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Comic-Con Is Virtual For One More Show

In-person event planned for Thanksgiving weekend

There will not be an in-person Comic-Con this summer only a virtual one. The ...

Photo by Beth Accomando

Above: There will not be an in-person Comic-Con this summer only a virtual one. The last time the pop culture convention had an in person show was July of 2019. July 20, 2019.

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Comic-Con International, the massive summertime celebration of pop culture, has once again been forced to substitute an online version of the show for an in person one. It runs Friday ... Read more →

Aired: July 19, 2021 | Transcript

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Hip-Hop And Comics: Cultures Combining

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Native Americans in Pop Culture with Taboo

Stan Sakai and the Usagi Chronicles

Afrofuturism: Black to the Future 4 (the Ladies)

Comics Kitchen: Incredible Food-Themed Graphic Novels from Top Shelf

Video Games, Art, and Mexican Culture

Neurotic Superheroes and the Writers who Love Them

Kevin Eastman Studios Panel

Abolishing Traditional Ideas of Latinas through Latina Superheroes

ComiXology Presents the 33rd Annual Will Eisner Comic Industry Awards

The Sergio, Mark, and Thomas Panel

Scott Shaw!

The Art of IDW

Indigenous Water Protectors Are Real-Life Superheroes

Reported by Beth Accomando

Comic-Con International, the massive summertime celebration of pop culture, has once again been forced to substitute an online version of the show for an in-person one. It runs Friday through Sunday.

The last time pop culture fans got to meet in person for Comic-Con was in 2019, when the event was celebrating its 50th anniversary.

Listen to this story by Beth Accomando

Spokesperson David Glanzer noted that doing a second online event is "a lot less stressful, which should not be confused with not stressful."

The show will be shorter this year, only running this Friday through Sunday, with all events, including the Eisner Award being available online and free.

As with last year's Comic-Con@Home, panels will drop at specific times but will remain up for at least a few weeks after if you want to catch up. Although I miss the in-person event, I was able to attend 70 hours of programming last year and was thrilled. The great thing is that panels, which might have been in rooms for a couple of hundred people, could reach thousands because their panels were available on YouTube. I got to watch panels on political cartoonist, inking and coloring, and Aztec video game, and comics and the Holocaust, as well as studio panels on "Lovecraft Country" and horror.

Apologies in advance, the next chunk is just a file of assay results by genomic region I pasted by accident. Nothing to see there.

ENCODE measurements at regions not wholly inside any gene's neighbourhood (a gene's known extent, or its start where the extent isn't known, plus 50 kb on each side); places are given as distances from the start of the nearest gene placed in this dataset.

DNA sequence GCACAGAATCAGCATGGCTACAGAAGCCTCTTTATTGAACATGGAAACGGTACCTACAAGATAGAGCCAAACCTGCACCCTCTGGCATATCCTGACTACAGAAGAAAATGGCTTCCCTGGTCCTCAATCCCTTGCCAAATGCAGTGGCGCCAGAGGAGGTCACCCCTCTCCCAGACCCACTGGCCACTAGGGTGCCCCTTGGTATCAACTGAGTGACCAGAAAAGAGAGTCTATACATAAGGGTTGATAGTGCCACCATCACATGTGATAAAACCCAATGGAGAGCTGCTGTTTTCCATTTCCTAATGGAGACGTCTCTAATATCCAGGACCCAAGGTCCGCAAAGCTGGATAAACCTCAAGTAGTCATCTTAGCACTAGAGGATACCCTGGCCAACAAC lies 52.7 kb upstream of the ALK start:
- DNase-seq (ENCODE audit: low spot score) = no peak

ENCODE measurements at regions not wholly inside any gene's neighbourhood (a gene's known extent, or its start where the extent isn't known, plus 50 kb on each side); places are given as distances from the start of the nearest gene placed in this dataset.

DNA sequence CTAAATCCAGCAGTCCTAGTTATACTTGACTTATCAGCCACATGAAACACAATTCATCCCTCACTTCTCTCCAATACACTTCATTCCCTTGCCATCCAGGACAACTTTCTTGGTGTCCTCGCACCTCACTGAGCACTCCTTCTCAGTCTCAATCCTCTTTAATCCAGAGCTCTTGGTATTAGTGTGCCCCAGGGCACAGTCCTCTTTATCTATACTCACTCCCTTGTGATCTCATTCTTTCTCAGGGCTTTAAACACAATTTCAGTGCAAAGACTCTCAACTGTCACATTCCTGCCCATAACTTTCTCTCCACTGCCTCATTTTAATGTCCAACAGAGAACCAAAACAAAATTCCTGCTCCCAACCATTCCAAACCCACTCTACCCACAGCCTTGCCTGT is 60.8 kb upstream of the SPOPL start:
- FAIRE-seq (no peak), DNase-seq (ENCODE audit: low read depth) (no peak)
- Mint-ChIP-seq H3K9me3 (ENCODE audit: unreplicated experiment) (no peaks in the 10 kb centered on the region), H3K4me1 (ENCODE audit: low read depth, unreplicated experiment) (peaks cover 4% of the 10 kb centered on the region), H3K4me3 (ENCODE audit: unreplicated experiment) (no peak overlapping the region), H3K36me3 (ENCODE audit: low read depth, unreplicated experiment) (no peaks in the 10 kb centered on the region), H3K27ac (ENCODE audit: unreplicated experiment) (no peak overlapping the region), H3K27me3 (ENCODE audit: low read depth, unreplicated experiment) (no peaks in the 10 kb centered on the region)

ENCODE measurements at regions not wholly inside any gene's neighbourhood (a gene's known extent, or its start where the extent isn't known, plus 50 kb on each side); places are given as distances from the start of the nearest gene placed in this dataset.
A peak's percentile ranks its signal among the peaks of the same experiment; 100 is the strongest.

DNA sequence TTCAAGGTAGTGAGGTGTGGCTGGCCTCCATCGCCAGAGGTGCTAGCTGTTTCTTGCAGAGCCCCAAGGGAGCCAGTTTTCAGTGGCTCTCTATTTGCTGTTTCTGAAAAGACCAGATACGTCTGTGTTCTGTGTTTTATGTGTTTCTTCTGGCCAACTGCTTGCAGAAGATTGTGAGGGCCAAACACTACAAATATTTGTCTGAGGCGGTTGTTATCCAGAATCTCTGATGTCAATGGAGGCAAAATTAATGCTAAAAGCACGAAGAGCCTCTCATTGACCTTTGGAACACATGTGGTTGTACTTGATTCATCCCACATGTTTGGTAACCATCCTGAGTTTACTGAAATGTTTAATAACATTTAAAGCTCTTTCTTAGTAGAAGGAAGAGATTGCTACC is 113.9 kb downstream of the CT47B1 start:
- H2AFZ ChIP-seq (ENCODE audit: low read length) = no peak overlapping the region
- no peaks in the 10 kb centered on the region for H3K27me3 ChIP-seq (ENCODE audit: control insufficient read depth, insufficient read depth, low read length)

I encourage people to take advantage of this online Comic-Con to enjoy access to panels like you have never had at the live show and will likely never have again. The full schedule is available online and it is very easy to create a personalized schedule of what to watch. Another thing I appreciate about this online experience is that you can create a list of must-see panels as well as alternates because, unlike at the live show, if you start a panel and just hate the moderator or discover it's not what you expected, you can simply log off and immediately jump to a different panel without missing a beat.

Comic-Con has announced an in-person show in November for the Friday through Sunday after Thanksgiving. Details are still in flux but it will be at the San Diego Convention Center and probably not use Hall H or the full convention space. After the virtual show, Comic-Con will focus on fine-tuning the details and releasing information on ticketing, panels, and exhibit hall particulars.

Check back for panel recommendations.

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Photo of Beth Accomando

Beth Accomando
Arts & Culture Reporter

opening quote marksclosing quote marksI cover arts and culture, from Comic-Con to opera, from pop entertainment to fine art, from zombies to Shakespeare. I am interested in going behind the scenes to explore the creative process; seeing how pop culture reflects social issues; and providing a context for art and entertainment.

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